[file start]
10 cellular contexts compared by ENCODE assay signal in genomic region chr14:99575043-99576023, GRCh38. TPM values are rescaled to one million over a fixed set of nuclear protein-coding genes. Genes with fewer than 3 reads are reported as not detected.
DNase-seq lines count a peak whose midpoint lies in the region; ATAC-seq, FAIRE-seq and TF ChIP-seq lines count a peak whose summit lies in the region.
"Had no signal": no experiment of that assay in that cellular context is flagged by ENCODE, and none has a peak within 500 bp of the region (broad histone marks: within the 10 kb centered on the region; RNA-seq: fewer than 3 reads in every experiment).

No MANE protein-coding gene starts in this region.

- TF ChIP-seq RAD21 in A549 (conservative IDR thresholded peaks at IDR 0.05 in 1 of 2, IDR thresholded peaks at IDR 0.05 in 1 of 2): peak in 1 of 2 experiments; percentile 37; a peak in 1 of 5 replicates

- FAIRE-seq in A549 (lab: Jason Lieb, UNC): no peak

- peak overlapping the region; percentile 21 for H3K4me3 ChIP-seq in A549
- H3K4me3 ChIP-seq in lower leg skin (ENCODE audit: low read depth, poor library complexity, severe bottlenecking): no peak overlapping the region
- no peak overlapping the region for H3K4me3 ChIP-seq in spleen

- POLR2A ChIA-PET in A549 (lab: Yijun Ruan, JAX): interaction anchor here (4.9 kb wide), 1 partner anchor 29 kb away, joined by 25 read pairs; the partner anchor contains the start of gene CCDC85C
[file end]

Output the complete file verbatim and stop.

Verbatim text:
10 cellular contexts compared by ENCODE assay signal in genomic region chr14:99575043-99576023, GRCh38. TPM values are rescaled to one million over a fixed set of nuclear protein-coding genes. Genes with fewer than 3 reads are reported as not detected.
DNase-seq lines count a peak whose midpoint lies in the region; ATAC-seq, FAIRE-seq and TF ChIP-seq lines count a peak whose summit lies in the region.
"Had no signal": no experiment of that assay in that cellular context is flagged by ENCODE, and none has a peak within 500 bp of the region (broad histone marks: within the 10 kb centered on the region; RNA-seq: fewer than 3 reads in every experiment).

No MANE protein-coding gene starts in this region.

- TF ChIP-seq RAD21 in A549 (conservative IDR thresholded peaks at IDR 0.05 in 1 of 2, IDR thresholded peaks at IDR 0.05 in 1 of 2): peak in 1 of 2 experiments; percentile 37; a peak in 1 of 5 replicates

- FAIRE-seq in A549 (lab: Jason Lieb, UNC): no peak

- peak overlapping the region; percentile 21 for H3K4me3 ChIP-seq in A549
- H3K4me3 ChIP-seq in lower leg skin (ENCODE audit: low read depth, poor library complexity, severe bottlenecking): no peak overlapping the region
- no peak overlapping the region for H3K4me3 ChIP-seq in spleen

- POLR2A ChIA-PET in A549 (lab: Yijun Ruan, JAX): interaction anchor here (4.9 kb wide), 1 partner anchor 29 kb away, joined by 25 read pairs; the partner anchor contains the start of gene CCDC85C